It’s a double feature this week. Neither is true noir, as we understand the term here. You need cops, venetian blinds, lots of smoking, hats, sweat, dead-end streets, guys who know all the angles except for the one that ends up sticking out of their backs. Sirens of the automotive and female kind. Is this a noir title card?

Close, but something's wrong. Too. . . feminine. Sounds promising, though; who wrote it?

That’s right: the old lady from "Harold and Maude." With her husband, Garson Kanin. It’s a movie about an actor - sorry, and Ahc-torh - who goes mad, mad, MAD I TELL YOU while playing Othello. He cannot separate the role from his own self. Happens all the time, that; explains why the cast of West Side Story regularly goes mad and starts Robbining  down the street snapping their fingers.  It begins on Broadway, around 40th street:

The World Building. The theater is the Empire, now lost. Take a look at the ground floor:


The DeSoto-Plymouth store is pretty cool, and I would have been happy if the movie had gone there and told the tale of a car salesman who went mad Mad MAD I TELL YOU, or got involved with a racy dame. Like this. 


But no. I’ll spare you the details; Ronald Coleman is good, but once we get the basic idea you know where this is going. As usual, it’s the actors in the smaller parts that catch your eye.


Recognize the floozy who invites the actor up to her room, and doesn't kick him out even when he gets a vacant look and starts mumbling Shakespeare while looking at himself in the mirror? Most people today might recognize her later incarnation, swimming through flaming wreckage in "The Poseidon Adventure." Then there’s this, which drove me nuts:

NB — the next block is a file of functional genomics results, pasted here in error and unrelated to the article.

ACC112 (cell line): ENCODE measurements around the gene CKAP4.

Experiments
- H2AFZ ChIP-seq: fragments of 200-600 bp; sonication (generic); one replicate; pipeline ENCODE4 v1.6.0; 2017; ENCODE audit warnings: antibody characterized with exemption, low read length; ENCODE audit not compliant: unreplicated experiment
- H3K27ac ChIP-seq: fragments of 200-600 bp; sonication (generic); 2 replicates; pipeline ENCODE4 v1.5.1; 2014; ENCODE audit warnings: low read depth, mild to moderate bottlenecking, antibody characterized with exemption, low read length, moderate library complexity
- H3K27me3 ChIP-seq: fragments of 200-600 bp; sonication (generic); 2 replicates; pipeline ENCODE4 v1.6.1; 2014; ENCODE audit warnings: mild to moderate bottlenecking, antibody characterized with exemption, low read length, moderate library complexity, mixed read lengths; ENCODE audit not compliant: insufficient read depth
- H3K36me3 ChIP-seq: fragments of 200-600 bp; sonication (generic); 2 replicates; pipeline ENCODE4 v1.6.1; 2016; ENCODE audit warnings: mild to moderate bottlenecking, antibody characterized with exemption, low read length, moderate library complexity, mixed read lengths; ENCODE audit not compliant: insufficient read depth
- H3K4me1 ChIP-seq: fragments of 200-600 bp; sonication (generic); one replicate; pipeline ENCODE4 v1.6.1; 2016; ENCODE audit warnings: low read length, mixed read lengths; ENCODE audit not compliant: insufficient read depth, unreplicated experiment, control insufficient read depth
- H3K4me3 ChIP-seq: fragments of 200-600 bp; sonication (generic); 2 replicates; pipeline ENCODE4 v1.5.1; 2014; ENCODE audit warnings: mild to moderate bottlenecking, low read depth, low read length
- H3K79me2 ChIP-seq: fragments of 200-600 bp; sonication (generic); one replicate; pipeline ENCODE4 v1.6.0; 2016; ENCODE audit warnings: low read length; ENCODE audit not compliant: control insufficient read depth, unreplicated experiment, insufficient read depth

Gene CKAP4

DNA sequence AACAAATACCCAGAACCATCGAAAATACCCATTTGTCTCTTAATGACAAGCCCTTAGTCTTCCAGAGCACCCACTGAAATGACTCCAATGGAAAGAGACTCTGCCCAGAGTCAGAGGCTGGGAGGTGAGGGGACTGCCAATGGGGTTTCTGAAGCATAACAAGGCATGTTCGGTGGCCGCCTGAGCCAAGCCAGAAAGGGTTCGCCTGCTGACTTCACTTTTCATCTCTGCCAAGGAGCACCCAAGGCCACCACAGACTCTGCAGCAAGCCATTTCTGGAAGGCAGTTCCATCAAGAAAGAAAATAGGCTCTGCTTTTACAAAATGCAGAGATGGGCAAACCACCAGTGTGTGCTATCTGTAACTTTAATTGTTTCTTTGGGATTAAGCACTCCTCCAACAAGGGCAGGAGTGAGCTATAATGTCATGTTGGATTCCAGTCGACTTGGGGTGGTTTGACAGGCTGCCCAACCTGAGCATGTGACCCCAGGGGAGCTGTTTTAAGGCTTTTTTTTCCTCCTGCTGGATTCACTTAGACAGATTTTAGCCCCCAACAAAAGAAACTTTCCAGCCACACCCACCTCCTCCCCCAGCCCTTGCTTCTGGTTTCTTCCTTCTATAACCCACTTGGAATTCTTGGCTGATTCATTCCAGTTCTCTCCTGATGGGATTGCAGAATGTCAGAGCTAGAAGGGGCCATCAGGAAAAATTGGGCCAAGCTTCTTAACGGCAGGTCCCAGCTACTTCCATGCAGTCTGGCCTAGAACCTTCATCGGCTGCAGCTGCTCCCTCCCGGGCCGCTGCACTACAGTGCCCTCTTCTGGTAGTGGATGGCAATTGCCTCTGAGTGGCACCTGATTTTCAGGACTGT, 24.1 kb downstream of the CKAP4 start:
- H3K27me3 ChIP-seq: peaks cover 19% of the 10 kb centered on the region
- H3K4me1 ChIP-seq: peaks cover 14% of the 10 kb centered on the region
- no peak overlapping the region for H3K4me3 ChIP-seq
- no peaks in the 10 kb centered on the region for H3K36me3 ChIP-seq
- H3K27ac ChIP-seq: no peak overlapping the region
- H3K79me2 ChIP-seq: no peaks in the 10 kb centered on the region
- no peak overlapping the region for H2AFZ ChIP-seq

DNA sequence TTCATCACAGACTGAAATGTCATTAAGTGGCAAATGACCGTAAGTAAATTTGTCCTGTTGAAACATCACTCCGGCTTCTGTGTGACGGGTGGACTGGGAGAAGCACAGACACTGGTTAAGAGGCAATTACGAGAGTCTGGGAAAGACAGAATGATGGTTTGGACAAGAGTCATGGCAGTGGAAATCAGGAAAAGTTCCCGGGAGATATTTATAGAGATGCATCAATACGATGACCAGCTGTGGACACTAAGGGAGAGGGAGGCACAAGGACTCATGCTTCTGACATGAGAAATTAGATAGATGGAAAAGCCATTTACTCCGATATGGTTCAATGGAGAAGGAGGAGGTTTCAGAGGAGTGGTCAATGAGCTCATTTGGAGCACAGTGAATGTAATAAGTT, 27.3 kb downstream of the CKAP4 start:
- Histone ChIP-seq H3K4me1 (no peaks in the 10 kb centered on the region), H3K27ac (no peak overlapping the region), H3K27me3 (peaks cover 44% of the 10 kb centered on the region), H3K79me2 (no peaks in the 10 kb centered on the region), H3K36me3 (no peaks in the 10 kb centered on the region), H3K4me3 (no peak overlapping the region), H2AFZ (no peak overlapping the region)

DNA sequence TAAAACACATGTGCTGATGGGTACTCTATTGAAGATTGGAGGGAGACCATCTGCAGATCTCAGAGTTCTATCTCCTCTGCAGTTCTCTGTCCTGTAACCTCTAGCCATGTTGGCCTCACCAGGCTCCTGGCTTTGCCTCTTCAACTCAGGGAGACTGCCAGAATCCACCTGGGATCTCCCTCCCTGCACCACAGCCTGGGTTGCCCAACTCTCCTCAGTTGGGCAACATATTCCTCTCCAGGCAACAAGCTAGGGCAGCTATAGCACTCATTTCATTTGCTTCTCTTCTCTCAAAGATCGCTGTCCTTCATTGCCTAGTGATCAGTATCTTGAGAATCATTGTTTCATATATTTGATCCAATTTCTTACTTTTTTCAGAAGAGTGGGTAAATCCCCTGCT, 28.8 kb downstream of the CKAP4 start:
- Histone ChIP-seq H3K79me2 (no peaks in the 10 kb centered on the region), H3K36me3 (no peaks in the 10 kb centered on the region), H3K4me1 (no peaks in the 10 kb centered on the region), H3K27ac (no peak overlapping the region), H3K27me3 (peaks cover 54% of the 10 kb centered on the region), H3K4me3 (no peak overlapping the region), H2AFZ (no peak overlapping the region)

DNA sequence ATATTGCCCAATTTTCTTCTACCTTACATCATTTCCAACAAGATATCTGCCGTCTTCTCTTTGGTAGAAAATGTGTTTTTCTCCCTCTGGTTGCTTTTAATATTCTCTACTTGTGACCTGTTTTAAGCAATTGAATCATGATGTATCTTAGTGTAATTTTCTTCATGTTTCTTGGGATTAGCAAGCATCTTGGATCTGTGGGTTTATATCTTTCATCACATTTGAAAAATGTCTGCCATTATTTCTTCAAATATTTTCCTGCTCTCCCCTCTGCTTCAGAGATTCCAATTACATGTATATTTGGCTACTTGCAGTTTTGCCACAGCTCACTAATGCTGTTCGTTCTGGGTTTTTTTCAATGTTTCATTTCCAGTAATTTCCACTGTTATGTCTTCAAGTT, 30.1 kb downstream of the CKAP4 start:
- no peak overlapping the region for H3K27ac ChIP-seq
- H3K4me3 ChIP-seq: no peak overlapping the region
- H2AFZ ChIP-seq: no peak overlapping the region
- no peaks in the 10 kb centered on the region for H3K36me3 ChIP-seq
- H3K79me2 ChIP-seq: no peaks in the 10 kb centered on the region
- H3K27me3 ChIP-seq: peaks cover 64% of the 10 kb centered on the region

The guy on the right is the ever-present Whit Bissell, who had a name that fit him with wonderful precision. But the guy on the left! Who? WHO? You know how you can picture an actor in a scene, walking around, but you can’t tell what he’s saying or where he is? 

Later: ding. But I’ll let you work on it for a while. 

The other movie:


This was an attempt to make a heart-throb idol out of French actor Jean Gabin, and it didn’t quite work. He was difficult on the set - da noive of da guy, da Gaul! - and the director, Fritz Lang, quit the picture after a few weeks. 1941, a French actor, a German director - what could go wrong? Of course Lang had come to America to flee from the Nazis; just kidding. Gabin has a genial charisma, and you can see what they were trying to do - one part Bogart plus one part Spencer Tracy - but he seemed ill-suited to a Hollywood movie. Also, his pants made him look short. Maybe it was as simple as that. Why did you fail in Hollywood? (shrug) Ze pants.


 I liked it, though. Ida Lupino is terrific; Claude Rains is on hand to add his special flavor of charm - slightly cynical, always amused, inevitably decent, but never the guy who gets the dame. He’s the classic example of a guy who gets a peck on the cheek from the gal who’s running off to be with Her Man, and he takes it with a smile, even though he loves her, because he knew there was never any hope. He contents himself with an epigram and a drink. Don't know if he actually played that role, but he would have been perfect. 
It has a noir conclusion, though. You do not want to be this guy . . .


. . . when this guy is coming through the mist. 

Especially when the cameraman is on his side, and making you look small. 

 

 

It has one of the best alcoholic montages I’ve ever seen. Salvador Dali was brought in to create the images of Cabin's bender. The results were too disturbing for audiences, so they redid the sequence. They kept his Booze Clock, though. What time is it? It’s Drunk o’Clock.

Think you oughta drink that. Think you oughta drink that.